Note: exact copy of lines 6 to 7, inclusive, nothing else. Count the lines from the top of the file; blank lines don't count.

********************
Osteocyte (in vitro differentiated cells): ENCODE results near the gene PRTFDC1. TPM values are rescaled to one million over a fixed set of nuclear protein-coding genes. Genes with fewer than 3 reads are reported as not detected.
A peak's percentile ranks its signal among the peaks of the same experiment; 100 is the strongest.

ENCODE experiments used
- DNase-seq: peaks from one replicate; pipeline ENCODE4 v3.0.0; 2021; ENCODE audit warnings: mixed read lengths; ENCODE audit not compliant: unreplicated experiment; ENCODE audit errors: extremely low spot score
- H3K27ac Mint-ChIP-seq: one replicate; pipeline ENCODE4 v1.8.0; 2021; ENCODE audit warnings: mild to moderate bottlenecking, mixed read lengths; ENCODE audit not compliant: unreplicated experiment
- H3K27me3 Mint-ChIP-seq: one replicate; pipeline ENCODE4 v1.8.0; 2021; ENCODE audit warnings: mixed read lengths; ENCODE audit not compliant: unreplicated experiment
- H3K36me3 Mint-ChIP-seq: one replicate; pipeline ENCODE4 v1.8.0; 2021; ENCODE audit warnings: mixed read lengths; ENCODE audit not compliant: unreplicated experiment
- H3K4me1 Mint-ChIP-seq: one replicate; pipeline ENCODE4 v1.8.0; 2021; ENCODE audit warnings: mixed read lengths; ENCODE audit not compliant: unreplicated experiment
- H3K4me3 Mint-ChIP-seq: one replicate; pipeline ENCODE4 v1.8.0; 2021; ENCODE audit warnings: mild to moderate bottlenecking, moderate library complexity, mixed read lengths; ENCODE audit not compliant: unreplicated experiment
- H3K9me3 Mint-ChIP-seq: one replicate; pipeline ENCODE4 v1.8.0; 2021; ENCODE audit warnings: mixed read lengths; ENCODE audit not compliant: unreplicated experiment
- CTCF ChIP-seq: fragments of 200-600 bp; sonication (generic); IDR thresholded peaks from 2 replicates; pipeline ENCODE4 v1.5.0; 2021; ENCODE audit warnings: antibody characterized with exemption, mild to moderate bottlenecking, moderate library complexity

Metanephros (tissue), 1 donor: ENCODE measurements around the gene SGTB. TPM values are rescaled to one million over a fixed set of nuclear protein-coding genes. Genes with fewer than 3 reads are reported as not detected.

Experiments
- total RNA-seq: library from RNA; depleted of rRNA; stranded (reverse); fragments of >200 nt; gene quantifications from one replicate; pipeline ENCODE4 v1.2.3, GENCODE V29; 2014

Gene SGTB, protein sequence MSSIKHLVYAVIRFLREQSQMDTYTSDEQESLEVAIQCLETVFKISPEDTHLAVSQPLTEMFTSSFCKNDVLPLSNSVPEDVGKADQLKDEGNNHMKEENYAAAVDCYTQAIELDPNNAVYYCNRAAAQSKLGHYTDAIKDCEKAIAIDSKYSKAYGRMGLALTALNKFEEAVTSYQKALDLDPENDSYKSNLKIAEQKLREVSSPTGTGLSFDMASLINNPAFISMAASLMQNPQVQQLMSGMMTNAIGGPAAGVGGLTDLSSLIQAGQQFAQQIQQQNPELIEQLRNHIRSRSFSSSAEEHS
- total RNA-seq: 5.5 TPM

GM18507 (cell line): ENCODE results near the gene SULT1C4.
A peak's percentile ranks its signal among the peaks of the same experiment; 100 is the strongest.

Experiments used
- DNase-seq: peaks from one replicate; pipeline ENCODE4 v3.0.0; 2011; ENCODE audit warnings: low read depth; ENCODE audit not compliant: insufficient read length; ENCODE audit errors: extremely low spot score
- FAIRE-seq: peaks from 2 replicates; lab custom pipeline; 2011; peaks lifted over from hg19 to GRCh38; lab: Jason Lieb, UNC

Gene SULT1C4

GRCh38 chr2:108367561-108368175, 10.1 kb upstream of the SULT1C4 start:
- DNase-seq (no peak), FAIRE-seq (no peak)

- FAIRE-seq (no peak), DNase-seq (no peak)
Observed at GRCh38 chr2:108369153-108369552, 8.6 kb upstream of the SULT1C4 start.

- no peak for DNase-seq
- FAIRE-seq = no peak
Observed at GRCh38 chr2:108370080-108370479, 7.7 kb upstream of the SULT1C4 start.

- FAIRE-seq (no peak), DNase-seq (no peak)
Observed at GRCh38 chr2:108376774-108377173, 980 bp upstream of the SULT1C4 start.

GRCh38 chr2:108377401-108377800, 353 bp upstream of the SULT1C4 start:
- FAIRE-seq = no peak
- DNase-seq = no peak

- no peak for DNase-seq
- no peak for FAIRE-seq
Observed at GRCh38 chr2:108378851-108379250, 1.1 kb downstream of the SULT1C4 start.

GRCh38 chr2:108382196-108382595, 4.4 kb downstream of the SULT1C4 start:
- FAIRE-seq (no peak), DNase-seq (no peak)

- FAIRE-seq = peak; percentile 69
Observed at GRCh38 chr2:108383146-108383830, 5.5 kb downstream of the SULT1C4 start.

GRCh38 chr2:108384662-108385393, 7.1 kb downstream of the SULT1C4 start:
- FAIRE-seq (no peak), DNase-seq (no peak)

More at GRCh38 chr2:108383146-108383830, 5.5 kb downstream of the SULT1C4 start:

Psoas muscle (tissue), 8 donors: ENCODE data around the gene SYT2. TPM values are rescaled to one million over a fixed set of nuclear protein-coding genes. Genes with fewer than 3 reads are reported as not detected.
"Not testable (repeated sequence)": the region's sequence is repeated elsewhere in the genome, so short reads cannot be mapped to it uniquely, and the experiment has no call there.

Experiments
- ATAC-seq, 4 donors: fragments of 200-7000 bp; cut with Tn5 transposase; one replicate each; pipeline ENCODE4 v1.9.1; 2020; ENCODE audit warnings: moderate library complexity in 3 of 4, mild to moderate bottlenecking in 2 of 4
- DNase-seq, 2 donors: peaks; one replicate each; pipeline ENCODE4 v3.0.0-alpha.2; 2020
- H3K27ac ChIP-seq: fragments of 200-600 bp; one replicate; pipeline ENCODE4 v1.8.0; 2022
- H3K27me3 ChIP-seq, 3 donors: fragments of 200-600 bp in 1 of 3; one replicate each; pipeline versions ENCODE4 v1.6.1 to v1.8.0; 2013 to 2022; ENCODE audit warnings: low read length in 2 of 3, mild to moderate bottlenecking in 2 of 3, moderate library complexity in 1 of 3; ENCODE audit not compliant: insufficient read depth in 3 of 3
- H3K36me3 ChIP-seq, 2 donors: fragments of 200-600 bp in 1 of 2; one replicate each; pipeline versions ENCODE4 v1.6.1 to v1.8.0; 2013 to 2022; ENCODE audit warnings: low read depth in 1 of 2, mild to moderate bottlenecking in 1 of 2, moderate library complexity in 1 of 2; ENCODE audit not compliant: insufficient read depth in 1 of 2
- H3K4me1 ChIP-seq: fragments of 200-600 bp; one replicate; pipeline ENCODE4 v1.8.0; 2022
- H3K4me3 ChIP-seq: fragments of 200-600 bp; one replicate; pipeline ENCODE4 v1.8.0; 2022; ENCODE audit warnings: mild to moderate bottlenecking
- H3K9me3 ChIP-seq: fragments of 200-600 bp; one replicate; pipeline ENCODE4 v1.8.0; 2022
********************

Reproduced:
- H3K27me3 Mint-ChIP-seq: one replicate; pipeline ENCODE4 v1.8.0; 2021; ENCODE audit warnings: mixed read lengths; ENCODE audit not compliant: unreplicated experiment
- H3K36me3 Mint-ChIP-seq: one replicate; pipeline ENCODE4 v1.8.0; 2021; ENCODE audit warnings: mixed read lengths; ENCODE audit not compliant: unreplicated experiment